The so-called SEC primary is set for March 1. On that day, more than a dozen states — many of them home to universities in the Southeastern athletic conference — will hold full or partial primaries and caucuses, allocating hundreds of delegates. More primaries are scheduled for March 8.
Both Super Tuesdays could put a dent in enthusiasm for contests in the Sunflower and Show-Me states, if the outcomes on those days appear decisive.
Yet if the races are still alive, there may be value in both Kansas and Missouri. For a relatively small investment, candidates conceivably could capture more delegates than they took in Iowa or New Hampshire. And in a close race, that handful of delegates could matter.
“I quite frankly think we’re going to be extremely relevant this year on both sides,” Nixon said. “The races are going to be alive and going on March 15.”
Here’s a look at the approaching presidential nominating contests in Kansas and Missouri:
Republicans and Democrats will meet in schoolhouses, libraries and churches on Saturday, March 5, to make their presidential preferences known. The process is complicated — and different — in each party.
Republicans will meet at 10 a.m. They must have registered as Republicans by Feb. 4 and must present photo identification at caucus sites. There is at least one caucus in most counties, and voters may choose any site within their congressional district.
Presidential candidates had to pay the Kansas GOP $15,000 to get on the caucus ballot. Eleven candidates did so, but only seven — Rubio, Donald Trump, Sen. Ted Cruz, Ben Carson, Jeb Bush, Gov. John Kasich and Carly Fiorina — will be on the ballot.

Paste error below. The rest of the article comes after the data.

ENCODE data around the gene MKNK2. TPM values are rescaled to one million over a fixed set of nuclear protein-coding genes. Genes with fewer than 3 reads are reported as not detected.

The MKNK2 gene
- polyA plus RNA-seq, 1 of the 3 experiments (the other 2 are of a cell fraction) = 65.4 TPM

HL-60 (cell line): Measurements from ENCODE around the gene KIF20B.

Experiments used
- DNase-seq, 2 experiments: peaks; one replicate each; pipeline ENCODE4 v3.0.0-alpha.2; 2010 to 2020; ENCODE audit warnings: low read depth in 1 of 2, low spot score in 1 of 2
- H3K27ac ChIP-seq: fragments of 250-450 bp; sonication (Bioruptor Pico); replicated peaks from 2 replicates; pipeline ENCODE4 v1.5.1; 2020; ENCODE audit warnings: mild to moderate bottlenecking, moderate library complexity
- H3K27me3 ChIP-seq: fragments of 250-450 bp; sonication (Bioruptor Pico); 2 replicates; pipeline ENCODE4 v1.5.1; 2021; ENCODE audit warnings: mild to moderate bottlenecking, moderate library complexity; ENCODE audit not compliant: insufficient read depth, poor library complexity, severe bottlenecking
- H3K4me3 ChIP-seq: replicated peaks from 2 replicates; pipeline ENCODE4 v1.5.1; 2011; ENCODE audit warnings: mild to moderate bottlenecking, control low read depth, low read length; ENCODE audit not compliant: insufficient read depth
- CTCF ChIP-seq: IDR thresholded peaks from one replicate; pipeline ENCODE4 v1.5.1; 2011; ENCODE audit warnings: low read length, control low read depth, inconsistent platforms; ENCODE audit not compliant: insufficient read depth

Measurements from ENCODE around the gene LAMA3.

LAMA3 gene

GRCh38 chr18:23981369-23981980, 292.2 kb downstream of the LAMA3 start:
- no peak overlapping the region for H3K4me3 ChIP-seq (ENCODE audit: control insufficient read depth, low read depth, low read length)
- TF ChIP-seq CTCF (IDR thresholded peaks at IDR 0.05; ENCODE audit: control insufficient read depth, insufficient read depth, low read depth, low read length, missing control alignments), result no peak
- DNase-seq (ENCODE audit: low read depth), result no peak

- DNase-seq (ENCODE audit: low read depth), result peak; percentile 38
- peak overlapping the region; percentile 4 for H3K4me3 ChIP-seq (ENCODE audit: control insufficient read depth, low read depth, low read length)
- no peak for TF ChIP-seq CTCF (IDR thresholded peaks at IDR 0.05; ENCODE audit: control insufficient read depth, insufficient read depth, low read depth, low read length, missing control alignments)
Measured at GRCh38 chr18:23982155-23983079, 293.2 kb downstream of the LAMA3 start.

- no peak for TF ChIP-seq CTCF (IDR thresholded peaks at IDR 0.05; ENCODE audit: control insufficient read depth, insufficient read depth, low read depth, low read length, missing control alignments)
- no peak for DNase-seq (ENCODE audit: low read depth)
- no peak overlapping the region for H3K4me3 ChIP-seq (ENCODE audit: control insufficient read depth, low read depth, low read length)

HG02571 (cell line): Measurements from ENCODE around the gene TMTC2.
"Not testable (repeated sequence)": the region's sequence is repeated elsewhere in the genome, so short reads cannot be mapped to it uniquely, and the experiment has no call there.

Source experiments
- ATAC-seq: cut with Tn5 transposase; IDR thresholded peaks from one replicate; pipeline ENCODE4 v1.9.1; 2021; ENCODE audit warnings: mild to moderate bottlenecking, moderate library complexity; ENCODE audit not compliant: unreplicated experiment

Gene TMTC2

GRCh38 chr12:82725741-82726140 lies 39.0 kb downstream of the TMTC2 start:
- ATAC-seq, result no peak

Fiorina has left the race but did not want her name removed from the ballot, which was being printed this week.
Representatives of each candidate can speak to the caucus, and then secret ballots are cast. Voting is open between 10 a.m. and 2 p.m., and a voter can cast a ballot any time during that period.
Former Sen. Rick Santorum swept the Kansas GOP caucuses in 2012, suggesting the ongoing importance of religious conservatives in caucus states. That could be good news for Cruz, whose campaign has been built to appeal to social and religious conservatives.
Cruz is the most organized of any Republican presidential hopeful. His campaign manager, Jeff Roe, comes from neighboring Missouri — and he understands the intricacies of getting voters to caucus sites for casting ballots, as Iowa showed.